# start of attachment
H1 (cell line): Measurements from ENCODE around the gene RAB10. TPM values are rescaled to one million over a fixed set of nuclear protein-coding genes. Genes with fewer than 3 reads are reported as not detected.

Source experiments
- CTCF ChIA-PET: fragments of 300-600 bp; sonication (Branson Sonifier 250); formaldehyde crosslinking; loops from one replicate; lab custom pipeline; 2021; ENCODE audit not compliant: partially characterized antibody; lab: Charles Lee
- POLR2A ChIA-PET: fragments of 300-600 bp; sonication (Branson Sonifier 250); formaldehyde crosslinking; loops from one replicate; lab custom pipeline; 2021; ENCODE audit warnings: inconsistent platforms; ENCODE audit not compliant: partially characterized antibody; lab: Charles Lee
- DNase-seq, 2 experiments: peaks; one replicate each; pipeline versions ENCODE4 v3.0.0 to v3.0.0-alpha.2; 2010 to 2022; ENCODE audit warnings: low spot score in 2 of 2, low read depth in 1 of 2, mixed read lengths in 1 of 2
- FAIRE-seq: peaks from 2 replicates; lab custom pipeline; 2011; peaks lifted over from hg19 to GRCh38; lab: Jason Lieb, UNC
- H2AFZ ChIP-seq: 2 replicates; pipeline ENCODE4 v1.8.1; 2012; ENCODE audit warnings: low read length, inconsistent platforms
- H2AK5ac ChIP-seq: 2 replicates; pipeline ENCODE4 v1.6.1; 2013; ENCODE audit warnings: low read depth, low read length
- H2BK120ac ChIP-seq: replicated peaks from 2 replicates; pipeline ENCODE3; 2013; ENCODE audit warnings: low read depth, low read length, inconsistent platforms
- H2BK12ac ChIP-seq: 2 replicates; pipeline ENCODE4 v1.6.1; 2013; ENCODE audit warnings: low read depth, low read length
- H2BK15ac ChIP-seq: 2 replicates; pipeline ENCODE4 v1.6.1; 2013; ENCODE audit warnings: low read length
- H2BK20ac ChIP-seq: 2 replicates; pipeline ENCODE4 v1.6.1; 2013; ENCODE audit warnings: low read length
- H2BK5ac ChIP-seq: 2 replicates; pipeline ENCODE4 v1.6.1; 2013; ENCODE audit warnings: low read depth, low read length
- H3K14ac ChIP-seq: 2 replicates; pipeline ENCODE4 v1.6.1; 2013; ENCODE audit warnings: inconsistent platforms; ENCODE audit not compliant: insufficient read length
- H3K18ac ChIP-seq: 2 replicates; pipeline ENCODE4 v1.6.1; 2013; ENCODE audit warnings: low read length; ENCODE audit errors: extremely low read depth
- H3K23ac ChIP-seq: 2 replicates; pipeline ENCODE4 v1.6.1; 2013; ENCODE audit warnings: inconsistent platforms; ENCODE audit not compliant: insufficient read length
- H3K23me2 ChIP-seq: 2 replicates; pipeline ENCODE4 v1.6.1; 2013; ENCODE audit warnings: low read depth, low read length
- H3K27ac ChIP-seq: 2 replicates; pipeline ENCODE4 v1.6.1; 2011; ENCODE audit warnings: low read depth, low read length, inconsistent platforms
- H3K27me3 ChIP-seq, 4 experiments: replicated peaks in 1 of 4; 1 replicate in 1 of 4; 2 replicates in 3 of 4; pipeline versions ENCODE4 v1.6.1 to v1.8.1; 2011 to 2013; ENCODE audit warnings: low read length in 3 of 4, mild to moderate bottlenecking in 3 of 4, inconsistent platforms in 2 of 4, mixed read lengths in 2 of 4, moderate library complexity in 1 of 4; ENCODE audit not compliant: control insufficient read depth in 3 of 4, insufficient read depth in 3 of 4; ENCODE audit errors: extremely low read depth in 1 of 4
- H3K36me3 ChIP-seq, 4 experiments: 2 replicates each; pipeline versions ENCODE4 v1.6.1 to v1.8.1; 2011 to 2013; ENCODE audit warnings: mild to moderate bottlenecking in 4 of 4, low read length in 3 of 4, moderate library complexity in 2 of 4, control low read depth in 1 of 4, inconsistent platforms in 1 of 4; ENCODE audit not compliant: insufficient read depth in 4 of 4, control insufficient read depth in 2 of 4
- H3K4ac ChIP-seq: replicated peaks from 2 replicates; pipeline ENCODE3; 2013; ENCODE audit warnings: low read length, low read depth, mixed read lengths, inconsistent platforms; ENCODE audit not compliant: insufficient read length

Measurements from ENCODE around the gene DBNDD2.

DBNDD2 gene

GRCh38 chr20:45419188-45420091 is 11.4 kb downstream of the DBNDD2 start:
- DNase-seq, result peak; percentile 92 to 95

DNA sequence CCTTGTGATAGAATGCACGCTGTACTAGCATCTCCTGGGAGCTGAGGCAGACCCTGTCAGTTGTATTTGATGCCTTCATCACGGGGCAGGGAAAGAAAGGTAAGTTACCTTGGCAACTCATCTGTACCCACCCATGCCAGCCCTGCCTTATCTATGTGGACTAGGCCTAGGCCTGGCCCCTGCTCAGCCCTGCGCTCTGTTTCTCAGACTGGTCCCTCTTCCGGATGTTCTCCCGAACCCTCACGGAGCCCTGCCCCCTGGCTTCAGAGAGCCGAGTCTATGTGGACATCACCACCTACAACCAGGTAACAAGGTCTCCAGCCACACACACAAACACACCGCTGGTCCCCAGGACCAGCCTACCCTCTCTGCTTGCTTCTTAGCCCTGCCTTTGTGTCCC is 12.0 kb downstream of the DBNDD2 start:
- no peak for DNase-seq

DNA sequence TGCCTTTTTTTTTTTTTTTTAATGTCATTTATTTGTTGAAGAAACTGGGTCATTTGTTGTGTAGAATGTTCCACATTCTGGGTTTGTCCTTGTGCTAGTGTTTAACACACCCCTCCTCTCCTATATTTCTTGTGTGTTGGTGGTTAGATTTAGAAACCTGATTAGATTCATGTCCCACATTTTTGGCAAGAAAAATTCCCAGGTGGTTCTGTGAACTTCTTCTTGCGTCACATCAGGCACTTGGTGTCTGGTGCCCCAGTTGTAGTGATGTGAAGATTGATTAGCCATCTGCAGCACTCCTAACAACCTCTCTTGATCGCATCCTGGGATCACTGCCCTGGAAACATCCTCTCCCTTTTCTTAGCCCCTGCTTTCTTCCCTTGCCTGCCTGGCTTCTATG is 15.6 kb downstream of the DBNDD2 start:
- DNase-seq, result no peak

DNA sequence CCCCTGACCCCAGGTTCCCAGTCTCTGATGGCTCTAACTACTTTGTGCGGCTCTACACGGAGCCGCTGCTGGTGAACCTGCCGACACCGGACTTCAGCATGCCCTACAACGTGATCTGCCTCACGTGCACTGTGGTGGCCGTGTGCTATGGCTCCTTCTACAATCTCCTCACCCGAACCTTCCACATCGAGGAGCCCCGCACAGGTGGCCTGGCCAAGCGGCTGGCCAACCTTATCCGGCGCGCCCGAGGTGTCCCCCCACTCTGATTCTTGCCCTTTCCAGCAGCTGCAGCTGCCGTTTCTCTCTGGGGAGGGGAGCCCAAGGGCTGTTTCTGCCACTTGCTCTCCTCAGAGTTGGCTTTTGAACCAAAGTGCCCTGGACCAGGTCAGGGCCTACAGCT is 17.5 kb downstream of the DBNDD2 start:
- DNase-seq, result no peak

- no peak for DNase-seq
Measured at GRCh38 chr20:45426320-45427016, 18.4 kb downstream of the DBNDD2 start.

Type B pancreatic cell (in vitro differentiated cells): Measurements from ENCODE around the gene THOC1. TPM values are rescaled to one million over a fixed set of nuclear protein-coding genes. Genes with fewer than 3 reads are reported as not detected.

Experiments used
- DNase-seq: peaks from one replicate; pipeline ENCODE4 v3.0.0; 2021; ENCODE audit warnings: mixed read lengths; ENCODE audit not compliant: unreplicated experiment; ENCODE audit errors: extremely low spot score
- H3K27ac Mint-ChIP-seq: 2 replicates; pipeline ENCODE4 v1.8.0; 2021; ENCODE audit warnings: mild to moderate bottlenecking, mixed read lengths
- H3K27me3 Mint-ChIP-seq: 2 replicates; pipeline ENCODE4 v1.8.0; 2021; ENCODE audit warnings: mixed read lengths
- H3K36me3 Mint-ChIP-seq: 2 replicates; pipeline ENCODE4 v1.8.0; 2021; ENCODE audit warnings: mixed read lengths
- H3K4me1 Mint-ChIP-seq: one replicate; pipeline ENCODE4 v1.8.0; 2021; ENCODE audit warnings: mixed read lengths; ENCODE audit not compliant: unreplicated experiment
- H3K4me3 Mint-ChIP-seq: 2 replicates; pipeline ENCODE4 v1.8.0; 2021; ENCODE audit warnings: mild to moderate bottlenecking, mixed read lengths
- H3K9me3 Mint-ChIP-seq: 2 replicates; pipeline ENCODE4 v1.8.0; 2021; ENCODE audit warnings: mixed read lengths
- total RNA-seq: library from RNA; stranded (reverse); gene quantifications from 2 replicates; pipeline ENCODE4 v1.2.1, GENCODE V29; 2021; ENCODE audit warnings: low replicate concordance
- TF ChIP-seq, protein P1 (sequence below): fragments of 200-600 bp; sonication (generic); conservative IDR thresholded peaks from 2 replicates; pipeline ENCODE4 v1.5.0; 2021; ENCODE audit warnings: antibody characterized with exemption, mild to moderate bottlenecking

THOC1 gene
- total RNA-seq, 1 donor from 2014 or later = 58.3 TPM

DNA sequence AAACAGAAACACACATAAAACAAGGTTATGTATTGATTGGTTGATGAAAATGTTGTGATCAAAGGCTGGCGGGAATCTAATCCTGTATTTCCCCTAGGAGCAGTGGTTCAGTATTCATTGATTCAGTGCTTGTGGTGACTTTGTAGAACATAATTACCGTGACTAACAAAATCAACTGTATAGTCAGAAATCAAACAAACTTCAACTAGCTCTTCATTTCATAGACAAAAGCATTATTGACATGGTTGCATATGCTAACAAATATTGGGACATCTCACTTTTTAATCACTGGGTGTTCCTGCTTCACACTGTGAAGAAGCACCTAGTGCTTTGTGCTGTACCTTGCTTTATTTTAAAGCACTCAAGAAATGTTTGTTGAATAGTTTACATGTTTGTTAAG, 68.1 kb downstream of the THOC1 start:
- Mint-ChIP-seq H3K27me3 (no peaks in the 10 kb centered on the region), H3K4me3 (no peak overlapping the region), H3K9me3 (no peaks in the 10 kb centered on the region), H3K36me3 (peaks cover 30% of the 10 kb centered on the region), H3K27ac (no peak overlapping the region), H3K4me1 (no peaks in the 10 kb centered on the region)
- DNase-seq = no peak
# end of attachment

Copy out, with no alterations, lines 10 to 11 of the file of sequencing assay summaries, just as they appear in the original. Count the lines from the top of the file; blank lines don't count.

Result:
- H2BK12ac ChIP-seq: 2 replicates; pipeline ENCODE4 v1.6.1; 2013; ENCODE audit warnings: low read depth, low read length
- H2BK15ac ChIP-seq: 2 replicates; pipeline ENCODE4 v1.6.1; 2013; ENCODE audit warnings: low read length